Two Wings and a Prayer

The purpose of life is to be eaten…

Photo by Roman.


The World Below

Time-lapse photography from the International Space Station, edited by Bruce W. Berry, Jr.

Bruce Barry writes:

“All of 4K video and Time-lapse sequences were taken by the astronauts onboard the ISS (NASA/ESA). All footage has been edited, color graded, denoised, deflickered, stabilized by myself. Some of the 4K video clips were shot at 24frames/sec reflecting the actual speed of the space station over the earth. Shots taken at wider angels were speed up a bit to match the flow of the video.

“Some interesting facts about the ISS: The ISS maintains an orbit above the earth with an altitude of between 330 and 435 km (205 and 270 miles). The ISS completes 15.54 orbits per day around the earth and travels at a speed of 27,600 km/h; 17,100 mph).

“The yellow line that you see over the earth is Airgolw/Nightglow. Airglow/Nightglow is a layer of nighttime light emissions caused by chemical reactions high in Earth’s atmosphere. A variety of reactions involving oxygen, sodium, ozone, and nitrogen result in the production of a very faint amount of light (Keck A and Miller S et al. 2013).”

Bug Love

From Atlas Obscura, a film by John Picklap and Olivia Loomis Merrion: “Aaron Rodriques, also known as the Bug Whisperer, has been raising insects for over 20 years and teaching people how they can forge connections with insects.”

I do not love all insects, but certain predators are nice to have around the apartment. Still, I feel some kinship with this fellow.

North Park Village Nature Center

A few days before Christmas, a friend and I paid a visit to the North Park Village Nature Center. This is located between Bryn Mawr Avenue and Peterson Avenue along Pulaski Road in Chicago. Extending eastward to Central Park Avenue, it occupies 46 acres of the 155 acre North Park Village campus. North Park Village is senior citizen housing.

The Nature Center is a Chicago Park District facility. Most of it, I’m told, is an Oak savanna: lightly forested prairie dominated by one or another species of Oak. Competing trees and underbrush are kept down by fire or poor soil or human intervention. There are also two ponds in a wetland area. As you might imagine, it’s a good place for watching birds and deer. (The geezers feed them.)

A nice example of an oak savanna. (Pretend the background buildings are a glacial moraine.) It was shortly after noon, but the winter shadows were long. Photo by Roman.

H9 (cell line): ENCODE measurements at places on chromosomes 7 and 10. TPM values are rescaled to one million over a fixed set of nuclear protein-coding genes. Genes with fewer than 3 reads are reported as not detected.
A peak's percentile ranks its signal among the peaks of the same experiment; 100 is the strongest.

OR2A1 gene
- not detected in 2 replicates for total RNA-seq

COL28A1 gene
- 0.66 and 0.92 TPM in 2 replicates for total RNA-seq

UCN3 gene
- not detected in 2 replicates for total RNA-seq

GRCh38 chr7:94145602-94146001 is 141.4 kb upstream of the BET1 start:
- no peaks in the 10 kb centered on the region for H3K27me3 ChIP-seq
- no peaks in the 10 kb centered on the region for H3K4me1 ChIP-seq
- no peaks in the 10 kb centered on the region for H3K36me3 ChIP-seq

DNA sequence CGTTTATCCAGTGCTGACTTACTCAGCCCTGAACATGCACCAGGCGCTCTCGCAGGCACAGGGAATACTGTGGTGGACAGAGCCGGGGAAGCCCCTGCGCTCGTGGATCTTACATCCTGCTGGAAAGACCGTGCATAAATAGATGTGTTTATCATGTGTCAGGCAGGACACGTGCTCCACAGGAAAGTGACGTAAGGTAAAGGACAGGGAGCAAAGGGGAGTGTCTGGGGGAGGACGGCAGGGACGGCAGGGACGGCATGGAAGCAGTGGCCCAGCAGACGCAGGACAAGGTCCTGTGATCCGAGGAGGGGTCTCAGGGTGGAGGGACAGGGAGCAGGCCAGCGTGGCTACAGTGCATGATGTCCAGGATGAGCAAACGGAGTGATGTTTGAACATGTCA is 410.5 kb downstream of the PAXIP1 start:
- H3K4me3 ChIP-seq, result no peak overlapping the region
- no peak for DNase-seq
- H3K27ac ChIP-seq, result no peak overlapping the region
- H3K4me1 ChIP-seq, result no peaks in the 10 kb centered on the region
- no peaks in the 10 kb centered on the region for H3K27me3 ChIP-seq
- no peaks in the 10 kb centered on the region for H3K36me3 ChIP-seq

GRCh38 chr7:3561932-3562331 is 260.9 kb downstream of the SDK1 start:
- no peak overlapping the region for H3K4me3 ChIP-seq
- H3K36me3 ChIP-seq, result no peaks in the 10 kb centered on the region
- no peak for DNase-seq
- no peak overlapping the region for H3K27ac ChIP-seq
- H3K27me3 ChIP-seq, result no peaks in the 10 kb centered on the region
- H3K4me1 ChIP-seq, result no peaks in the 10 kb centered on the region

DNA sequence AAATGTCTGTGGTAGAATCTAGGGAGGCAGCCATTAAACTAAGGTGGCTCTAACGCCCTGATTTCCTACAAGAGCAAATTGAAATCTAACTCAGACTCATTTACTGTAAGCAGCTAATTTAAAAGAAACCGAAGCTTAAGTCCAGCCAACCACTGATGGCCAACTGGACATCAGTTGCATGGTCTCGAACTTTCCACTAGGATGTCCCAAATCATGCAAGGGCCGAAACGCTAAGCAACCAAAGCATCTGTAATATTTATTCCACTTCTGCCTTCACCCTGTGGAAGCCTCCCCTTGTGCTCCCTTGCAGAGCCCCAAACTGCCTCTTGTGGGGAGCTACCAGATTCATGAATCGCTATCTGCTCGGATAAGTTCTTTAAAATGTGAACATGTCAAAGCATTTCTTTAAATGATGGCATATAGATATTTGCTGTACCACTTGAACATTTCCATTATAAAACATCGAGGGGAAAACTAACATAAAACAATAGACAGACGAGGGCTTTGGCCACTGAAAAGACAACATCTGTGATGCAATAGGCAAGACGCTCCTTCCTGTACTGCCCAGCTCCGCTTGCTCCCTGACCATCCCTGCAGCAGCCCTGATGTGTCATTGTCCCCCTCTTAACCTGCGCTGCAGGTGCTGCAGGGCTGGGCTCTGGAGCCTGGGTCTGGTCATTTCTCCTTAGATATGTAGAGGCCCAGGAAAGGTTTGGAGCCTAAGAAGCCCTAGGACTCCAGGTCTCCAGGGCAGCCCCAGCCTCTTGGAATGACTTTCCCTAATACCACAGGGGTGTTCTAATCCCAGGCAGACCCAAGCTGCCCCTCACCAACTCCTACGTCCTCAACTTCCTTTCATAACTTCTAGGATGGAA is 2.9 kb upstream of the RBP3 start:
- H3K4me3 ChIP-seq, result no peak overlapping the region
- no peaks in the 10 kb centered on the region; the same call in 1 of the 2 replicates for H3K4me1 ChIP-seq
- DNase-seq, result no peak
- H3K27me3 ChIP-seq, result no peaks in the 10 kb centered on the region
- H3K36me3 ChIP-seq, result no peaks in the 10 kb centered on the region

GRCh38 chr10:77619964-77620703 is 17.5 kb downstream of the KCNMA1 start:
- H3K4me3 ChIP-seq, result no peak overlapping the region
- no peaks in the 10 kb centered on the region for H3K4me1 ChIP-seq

Fallen trees were common, including snags that leaned precariously on the living. There is something about living wood in winter that glows. You can almost see it here. Photo by Roman.
Moss or lichen? Oh woe for my high school biology teacher that I cannot remember! Photo by Roman.
At times, Chicago was not obvious. Photo by Roman.
I keep trying to capture the shining golden quality of withered leaves, but it comes out brown in photos. Photo by Roman.
Here the glow is almost captured by the photo. Photo by Roman.
Very wetlands. Photo by Roman.


God of the Flies

Fruit flies share my house.
Their manna is my waste.
I kill them one by one.

They adore me, circle round me;
I clap my hands
To kill them one by one.

Seeking light for wisdom, they land.
It’s easy then
To kill them one by one.

Still they adore me and fly in my face
As if to seek the eye of God
And they die, one by one.

— Yip

Fly illustration credit: By Sanjay Acharya – Own work, CC BY-SA 4.0,

A Botanic Afternoon

On Thursday, October 18, I made my annual Fall pilgrimage to the Chicago Botanic Garden. Admission is free to pedestrians and it’s easily accessible by public transit via PACE’s Route 213. It was a fine Fall afternoon:

Photo by Roman.
Cypress in color. Photo by Roman.
Photo by Roman.
In fruit. Photo by Roman
Photo by Roman.
Reach for the sky. Photo by Roman.
Faerie Avenue. Photo by Roman.
Silver Trees. Photo by Roman.
Photo by Roman.
Treebeard asleep. Photo by Roman.
Grasses. Photo by Roman.
Photo by Roman.
Photo by Roman
Photo by Roman
Old Man Willow. Photo by Roman.
Photo by Roman.
Goldberry is waiting. Photo by Roman.